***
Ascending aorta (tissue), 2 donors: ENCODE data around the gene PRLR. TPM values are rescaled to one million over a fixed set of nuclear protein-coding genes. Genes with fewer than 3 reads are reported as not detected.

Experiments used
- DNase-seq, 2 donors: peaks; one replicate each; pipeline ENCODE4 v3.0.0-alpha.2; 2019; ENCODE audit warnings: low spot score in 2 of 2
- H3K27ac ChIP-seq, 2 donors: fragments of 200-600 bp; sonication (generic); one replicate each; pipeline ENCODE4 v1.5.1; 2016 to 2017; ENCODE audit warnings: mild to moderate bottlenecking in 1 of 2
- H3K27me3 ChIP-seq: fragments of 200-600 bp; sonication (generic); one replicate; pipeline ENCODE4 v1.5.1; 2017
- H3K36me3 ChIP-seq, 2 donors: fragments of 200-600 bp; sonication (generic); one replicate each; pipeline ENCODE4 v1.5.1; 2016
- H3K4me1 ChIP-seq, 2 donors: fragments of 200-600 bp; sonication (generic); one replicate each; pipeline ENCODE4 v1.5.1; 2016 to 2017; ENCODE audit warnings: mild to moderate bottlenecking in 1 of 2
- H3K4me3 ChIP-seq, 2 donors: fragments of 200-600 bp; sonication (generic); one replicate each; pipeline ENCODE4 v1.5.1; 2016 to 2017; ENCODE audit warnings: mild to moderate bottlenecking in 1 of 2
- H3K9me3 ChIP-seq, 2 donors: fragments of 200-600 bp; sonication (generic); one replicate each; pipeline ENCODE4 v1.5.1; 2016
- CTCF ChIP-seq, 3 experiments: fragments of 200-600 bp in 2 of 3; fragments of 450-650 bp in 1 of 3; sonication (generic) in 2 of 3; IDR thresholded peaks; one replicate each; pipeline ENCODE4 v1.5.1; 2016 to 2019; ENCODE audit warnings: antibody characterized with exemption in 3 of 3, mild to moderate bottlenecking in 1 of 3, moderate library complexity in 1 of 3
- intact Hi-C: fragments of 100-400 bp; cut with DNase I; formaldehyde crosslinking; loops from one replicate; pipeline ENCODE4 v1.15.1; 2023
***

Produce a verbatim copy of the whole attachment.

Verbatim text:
Ascending aorta (tissue), 2 donors: ENCODE data around the gene PRLR. TPM values are rescaled to one million over a fixed set of nuclear protein-coding genes. Genes with fewer than 3 reads are reported as not detected.

Experiments used
- DNase-seq, 2 donors: peaks; one replicate each; pipeline ENCODE4 v3.0.0-alpha.2; 2019; ENCODE audit warnings: low spot score in 2 of 2
- H3K27ac ChIP-seq, 2 donors: fragments of 200-600 bp; sonication (generic); one replicate each; pipeline ENCODE4 v1.5.1; 2016 to 2017; ENCODE audit warnings: mild to moderate bottlenecking in 1 of 2
- H3K27me3 ChIP-seq: fragments of 200-600 bp; sonication (generic); one replicate; pipeline ENCODE4 v1.5.1; 2017
- H3K36me3 ChIP-seq, 2 donors: fragments of 200-600 bp; sonication (generic); one replicate each; pipeline ENCODE4 v1.5.1; 2016
- H3K4me1 ChIP-seq, 2 donors: fragments of 200-600 bp; sonication (generic); one replicate each; pipeline ENCODE4 v1.5.1; 2016 to 2017; ENCODE audit warnings: mild to moderate bottlenecking in 1 of 2
- H3K4me3 ChIP-seq, 2 donors: fragments of 200-600 bp; sonication (generic); one replicate each; pipeline ENCODE4 v1.5.1; 2016 to 2017; ENCODE audit warnings: mild to moderate bottlenecking in 1 of 2
- H3K9me3 ChIP-seq, 2 donors: fragments of 200-600 bp; sonication (generic); one replicate each; pipeline ENCODE4 v1.5.1; 2016
- CTCF ChIP-seq, 3 experiments: fragments of 200-600 bp in 2 of 3; fragments of 450-650 bp in 1 of 3; sonication (generic) in 2 of 3; IDR thresholded peaks; one replicate each; pipeline ENCODE4 v1.5.1; 2016 to 2019; ENCODE audit warnings: antibody characterized with exemption in 3 of 3, mild to moderate bottlenecking in 1 of 3, moderate library complexity in 1 of 3
- intact Hi-C: fragments of 100-400 bp; cut with DNase I; formaldehyde crosslinking; loops from one replicate; pipeline ENCODE4 v1.15.1; 2023